Blocking Policy and The State Un-sovereignty in Social Media
Tue, 13 Mar 2018 || By Umar Abdul Aziz

Several days ago, social media users in Indonesia were shocked by the Tumblr blocking policy released by Indonesia’s Ministry of Communication and Information Technology. Government stated that the blocking policy was in accordance to the procedure. It was triggered by government’s finding of 360 Tumblr accounts which contain pornographic materials.[i] Also, the blocking policy was executed after Tumblr did not respond to the warning from the government to make them do a self-censorship mechanism. [ii]

Basically, this is not the first time we witness a blocking policy in the country. Before Tumblr, there were Telegram, 11 websites allegedly containing radical contents, and Vimeo who were among the victims.[iii]  Protest usually arises almost in every blocking policy that is considered as odd, exaggerated, and harmful to the society as the consumer.

Absurdity of The Blocking Policy

The government always refers to the Electronic Information and Transaction Act Number 11 of 2008 and the Regulation of the Minister of Communication and Information Number 19 of 2014 when it comes to their blocking policy. [iv][v] Unfortunately, those regulations still have many infirmities. The Article 40 of Electronic Information and Transaction Law states that the government must protect the society from any kinds of interference erupted from digital activities. Referring to that regulation, the government has the right to block the access of every site that is considered to be against the law.

The problem is, is it reasonable for the government, as the executive body, to determine which sites are against the law and which are not? Court has more right to decide that does not it? [vi][vii] Moreover, the determination of sanction given by the Government also does not have clear provisions or indicators. [viii]  Consequently, this kind of policy creates acute law uncertainty.

Sovereignty or Authoritarianism?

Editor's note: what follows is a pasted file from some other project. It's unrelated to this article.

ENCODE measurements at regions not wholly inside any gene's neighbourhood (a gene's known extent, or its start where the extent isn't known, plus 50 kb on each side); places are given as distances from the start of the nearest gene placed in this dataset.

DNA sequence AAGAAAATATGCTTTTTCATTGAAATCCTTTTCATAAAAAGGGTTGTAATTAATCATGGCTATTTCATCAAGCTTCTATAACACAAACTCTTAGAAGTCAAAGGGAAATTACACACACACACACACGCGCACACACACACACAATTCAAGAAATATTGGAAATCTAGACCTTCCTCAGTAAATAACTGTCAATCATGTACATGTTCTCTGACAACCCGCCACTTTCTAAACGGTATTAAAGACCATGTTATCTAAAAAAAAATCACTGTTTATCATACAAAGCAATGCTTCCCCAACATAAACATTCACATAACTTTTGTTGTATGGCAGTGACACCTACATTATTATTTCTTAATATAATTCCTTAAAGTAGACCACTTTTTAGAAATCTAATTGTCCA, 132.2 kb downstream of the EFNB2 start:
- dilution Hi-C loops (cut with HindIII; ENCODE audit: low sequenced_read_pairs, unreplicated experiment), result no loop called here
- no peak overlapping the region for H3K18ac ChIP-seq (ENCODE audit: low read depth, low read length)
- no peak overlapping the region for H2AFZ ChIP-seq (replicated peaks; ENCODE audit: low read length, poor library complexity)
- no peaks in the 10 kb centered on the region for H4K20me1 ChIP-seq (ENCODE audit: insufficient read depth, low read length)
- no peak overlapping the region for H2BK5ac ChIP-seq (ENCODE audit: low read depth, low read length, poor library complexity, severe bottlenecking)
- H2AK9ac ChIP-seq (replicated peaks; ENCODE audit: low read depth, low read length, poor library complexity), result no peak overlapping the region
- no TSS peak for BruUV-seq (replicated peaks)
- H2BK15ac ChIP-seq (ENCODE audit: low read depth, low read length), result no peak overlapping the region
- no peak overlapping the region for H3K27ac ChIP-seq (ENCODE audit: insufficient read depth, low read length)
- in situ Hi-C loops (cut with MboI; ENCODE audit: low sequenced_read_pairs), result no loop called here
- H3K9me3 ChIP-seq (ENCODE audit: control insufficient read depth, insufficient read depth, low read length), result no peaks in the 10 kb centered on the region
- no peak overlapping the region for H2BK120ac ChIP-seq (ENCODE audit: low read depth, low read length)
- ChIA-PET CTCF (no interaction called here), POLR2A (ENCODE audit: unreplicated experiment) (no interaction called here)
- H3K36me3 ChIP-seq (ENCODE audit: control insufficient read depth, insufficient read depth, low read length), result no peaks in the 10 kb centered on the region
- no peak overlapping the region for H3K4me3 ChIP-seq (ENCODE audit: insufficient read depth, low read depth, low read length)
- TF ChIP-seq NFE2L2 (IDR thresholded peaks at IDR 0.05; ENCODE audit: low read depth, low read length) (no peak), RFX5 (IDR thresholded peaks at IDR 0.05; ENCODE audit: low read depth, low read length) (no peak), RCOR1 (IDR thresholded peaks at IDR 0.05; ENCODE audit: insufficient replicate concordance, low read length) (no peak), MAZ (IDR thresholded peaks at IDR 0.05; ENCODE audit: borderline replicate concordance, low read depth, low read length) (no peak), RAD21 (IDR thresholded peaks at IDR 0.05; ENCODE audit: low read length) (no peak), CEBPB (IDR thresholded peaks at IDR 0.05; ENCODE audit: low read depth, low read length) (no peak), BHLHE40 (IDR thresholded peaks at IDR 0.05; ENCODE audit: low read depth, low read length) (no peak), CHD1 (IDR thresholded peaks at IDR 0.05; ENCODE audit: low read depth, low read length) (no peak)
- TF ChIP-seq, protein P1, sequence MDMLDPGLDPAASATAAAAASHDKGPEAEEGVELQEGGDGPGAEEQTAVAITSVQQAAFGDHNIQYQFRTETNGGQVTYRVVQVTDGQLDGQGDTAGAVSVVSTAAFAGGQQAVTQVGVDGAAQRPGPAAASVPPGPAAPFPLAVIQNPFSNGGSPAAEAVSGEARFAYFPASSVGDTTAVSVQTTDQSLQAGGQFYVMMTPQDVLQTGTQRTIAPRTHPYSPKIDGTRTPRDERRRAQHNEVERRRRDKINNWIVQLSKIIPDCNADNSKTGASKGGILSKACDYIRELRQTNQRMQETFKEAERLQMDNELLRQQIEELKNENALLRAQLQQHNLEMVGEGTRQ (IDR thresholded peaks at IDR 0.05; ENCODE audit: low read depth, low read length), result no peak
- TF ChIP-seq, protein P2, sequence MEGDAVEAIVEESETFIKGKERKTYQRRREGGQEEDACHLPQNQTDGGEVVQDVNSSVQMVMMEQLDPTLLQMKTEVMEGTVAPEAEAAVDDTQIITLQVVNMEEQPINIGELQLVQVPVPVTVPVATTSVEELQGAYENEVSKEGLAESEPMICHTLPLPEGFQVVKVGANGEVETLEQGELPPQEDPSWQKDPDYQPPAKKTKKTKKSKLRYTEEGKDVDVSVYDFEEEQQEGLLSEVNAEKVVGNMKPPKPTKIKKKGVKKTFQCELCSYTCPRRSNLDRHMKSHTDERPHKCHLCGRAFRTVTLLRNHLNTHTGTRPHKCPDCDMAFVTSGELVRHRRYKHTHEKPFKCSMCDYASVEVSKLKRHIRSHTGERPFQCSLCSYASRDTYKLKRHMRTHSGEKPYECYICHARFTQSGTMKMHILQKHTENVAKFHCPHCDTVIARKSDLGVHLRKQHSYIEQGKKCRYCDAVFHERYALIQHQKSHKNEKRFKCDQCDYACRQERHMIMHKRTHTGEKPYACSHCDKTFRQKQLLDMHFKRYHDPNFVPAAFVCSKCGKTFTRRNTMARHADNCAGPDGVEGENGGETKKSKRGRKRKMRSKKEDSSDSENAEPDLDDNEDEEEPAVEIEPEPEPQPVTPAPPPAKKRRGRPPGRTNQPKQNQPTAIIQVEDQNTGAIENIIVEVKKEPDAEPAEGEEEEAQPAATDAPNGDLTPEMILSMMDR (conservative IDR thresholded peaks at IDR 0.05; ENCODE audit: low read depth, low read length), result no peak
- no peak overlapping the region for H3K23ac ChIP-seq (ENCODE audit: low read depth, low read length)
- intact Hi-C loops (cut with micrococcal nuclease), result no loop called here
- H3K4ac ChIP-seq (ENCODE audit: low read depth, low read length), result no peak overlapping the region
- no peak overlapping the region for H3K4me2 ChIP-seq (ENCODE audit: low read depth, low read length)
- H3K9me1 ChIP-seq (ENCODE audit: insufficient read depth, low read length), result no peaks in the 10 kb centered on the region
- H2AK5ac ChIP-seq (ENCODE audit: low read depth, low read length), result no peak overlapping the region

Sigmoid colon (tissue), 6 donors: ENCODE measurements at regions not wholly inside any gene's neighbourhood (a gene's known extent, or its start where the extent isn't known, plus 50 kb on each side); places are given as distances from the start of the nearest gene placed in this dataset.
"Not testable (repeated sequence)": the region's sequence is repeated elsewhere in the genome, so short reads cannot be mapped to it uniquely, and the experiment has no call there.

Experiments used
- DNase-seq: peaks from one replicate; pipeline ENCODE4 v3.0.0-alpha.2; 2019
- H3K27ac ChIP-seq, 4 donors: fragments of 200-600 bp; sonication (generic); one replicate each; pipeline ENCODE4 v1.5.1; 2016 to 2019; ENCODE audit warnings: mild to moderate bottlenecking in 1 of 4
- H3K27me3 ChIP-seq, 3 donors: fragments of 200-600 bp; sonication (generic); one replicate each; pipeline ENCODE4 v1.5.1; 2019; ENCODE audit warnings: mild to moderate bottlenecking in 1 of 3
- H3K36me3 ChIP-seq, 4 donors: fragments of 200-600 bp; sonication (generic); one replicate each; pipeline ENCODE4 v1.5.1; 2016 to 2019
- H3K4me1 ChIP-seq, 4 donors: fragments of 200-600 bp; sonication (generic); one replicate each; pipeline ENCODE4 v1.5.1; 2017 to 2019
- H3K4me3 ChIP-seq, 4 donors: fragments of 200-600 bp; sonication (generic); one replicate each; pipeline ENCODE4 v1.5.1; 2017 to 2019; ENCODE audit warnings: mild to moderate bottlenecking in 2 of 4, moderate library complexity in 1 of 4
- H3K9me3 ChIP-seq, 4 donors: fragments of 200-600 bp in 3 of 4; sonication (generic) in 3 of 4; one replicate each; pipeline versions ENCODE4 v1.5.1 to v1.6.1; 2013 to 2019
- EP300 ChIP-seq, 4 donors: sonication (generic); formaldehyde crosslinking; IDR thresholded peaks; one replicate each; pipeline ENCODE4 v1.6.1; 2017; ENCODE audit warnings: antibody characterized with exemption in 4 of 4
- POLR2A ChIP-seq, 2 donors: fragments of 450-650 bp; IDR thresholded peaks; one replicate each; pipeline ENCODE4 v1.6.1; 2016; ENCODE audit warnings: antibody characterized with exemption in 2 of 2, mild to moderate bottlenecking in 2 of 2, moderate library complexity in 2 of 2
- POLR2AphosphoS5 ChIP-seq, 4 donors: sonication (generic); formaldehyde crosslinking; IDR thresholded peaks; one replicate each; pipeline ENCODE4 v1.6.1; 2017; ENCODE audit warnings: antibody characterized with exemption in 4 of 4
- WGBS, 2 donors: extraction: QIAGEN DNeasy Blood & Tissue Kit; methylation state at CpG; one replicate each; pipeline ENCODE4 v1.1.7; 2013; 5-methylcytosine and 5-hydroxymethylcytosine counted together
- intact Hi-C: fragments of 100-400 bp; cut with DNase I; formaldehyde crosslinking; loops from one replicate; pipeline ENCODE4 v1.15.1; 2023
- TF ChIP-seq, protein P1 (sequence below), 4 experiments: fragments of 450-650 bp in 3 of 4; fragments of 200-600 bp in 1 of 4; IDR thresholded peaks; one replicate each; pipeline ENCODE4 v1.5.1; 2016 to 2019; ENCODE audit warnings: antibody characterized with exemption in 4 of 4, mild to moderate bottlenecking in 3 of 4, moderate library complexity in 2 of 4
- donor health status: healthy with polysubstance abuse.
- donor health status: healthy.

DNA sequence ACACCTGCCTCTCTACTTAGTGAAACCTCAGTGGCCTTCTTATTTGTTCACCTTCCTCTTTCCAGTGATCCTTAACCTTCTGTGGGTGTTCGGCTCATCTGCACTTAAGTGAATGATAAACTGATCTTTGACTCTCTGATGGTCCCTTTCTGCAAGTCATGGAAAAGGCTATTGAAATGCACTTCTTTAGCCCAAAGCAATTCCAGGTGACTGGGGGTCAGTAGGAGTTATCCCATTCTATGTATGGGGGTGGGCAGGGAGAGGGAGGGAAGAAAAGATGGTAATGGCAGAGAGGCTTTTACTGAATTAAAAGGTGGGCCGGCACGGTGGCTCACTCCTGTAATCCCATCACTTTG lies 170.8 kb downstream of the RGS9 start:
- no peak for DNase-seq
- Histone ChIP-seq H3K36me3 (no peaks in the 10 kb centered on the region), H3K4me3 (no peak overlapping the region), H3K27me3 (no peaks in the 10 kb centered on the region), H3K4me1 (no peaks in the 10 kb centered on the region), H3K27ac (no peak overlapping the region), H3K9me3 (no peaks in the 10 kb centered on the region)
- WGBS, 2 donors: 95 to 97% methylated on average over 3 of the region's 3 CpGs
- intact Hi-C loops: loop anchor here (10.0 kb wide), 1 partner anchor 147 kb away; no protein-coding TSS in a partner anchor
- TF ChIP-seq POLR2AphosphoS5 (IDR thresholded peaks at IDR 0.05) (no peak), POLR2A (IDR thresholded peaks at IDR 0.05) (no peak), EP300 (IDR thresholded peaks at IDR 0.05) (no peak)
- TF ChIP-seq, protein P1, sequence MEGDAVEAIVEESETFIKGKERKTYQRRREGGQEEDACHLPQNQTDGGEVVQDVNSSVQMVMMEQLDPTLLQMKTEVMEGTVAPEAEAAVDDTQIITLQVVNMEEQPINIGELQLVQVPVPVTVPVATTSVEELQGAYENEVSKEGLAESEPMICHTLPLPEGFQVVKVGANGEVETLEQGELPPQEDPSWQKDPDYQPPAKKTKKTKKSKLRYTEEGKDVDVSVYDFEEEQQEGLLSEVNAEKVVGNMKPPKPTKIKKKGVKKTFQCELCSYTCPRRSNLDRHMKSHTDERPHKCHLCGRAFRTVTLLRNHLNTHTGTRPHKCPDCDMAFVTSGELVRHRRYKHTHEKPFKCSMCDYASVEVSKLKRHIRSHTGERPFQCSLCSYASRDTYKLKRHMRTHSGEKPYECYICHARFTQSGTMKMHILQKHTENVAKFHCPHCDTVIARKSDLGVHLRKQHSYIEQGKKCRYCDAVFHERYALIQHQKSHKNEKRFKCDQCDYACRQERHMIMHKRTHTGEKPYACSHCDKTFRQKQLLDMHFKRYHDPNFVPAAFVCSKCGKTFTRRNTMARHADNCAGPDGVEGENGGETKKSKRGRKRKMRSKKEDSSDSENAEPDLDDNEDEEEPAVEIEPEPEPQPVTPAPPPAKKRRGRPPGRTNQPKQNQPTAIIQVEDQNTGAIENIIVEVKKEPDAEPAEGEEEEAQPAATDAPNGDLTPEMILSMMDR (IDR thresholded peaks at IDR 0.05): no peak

The absurdity of the blocking policy is exacerbated because the government does not consider the people’s rights as content owners and internet users. [ix]  In the case of Tumblr, the government automatically closed the access of thousands of contents from Indonesian citizens on Tumblr. Whereas, other than the accounts which contain pornographic contents, there are also thousands of other accounts which have positive contents. Ironically, when the government declared to the society to make positive contents on internet, the government still blocked their contents even when they didn’t do anything wrong.

If the government insists on blocking the access of platform which does not have self-censorship mechanism to pornographic content, then the government should have blocked Twitter too, because Twitter doesn’t have sufficient self-censorship system. [x]  In the case of  distribution of pornographic contents on social media, Twitter has a great impact. [xi][xii] As an example, a pornographic video of one of the students from a prestigious university in Indonesia has been viral on Twitter. However, the government is indeed faced with a difficult situation if they want to block Twitter which has 50 million users in Indonesia. [xiii]

As we could observe, it was suspected that the blocking policy was executed as an experiment for the government as well as a government’s intention to increase their bargaining power in controlling social media activity. The government wants to have power in determining platform policies and the ability to control internet users – both consciously or unconsciously – about what can and cannot be written and accessed. On the contrary, the blocking policy indicated that the government did not have enough power to push the platform to adjust to the user policy.  We can see a lot of platforms which are ‘against the law,’ but are still widely accessible.

So, which platform do you want to block next, Chief?

Editor: Atin Prabandari MA(IR)



[i] Anjani, P. (2018) Netizen tak terima dan mengeluh melalui cuitan tumblr tak bisa diakses jadi trending topik twitter. [online] Tribun News Online. Available at: [Accessed 8 Mar.2017]

[ii] AFP. (2018). Indonesia block online blogging site. [online] Daily Mail UK. Available at: [Accessed 8 Mar.2017]

[iii] Hidayat, R. (2016) Ketika Pemerintah Makin Digdaya Memblokir Situs. [online] Available at: [Accessed 8 Mar.2017]

[iv] Electronic Information and Transaction Act Number 11 of 2008

[v] Regulation of the Minister of Communication and Information Technology Number 19 of 2014

[vi] Hidayat, R. (2016) Ketika Pemerintah Makin Digdaya Memblokir Situs. [online] Available at: [Accessed 8 Mar.2017]

[vii] Ngazis, A. (2016). ICT Watch Blokir Situs Tunggu Putusan Pengadilan. [online]  Available at: [Accessed 8 Mar.2017]

[viii] Hidayat, R. (2016). Mencari Mekanisme Pemblokiran yang Tepat. [online] Available at: [Accessed 8 Mar.2017]

[ix] Article 28 F, The Constitution of Indonesia 1945

[x] Twitter. (n.d.). Rules and Policies. [online]. Available at: [Accessed 8 Mar.2017]

[xi] Smith, C. (2013). How videos go on viral on twitter. [online] Business Insider. Available at: [Accessed 8 Mar.2017]

[xii] Gabielkov, M., Ramachandran, A., Chaintreau, A., dan Legout, A. (2016). Social Clicks: What and Who Gets Read on Twitter? [online] HAL-Inria France. Available at: [Accessed 8 Mar.2017]

[xiii] Deliusno dan Wahyudi, R. (2015). Pengguna Twitter Capai 50 Juta. [online] Available at: [Accessed 8 Mar.2017]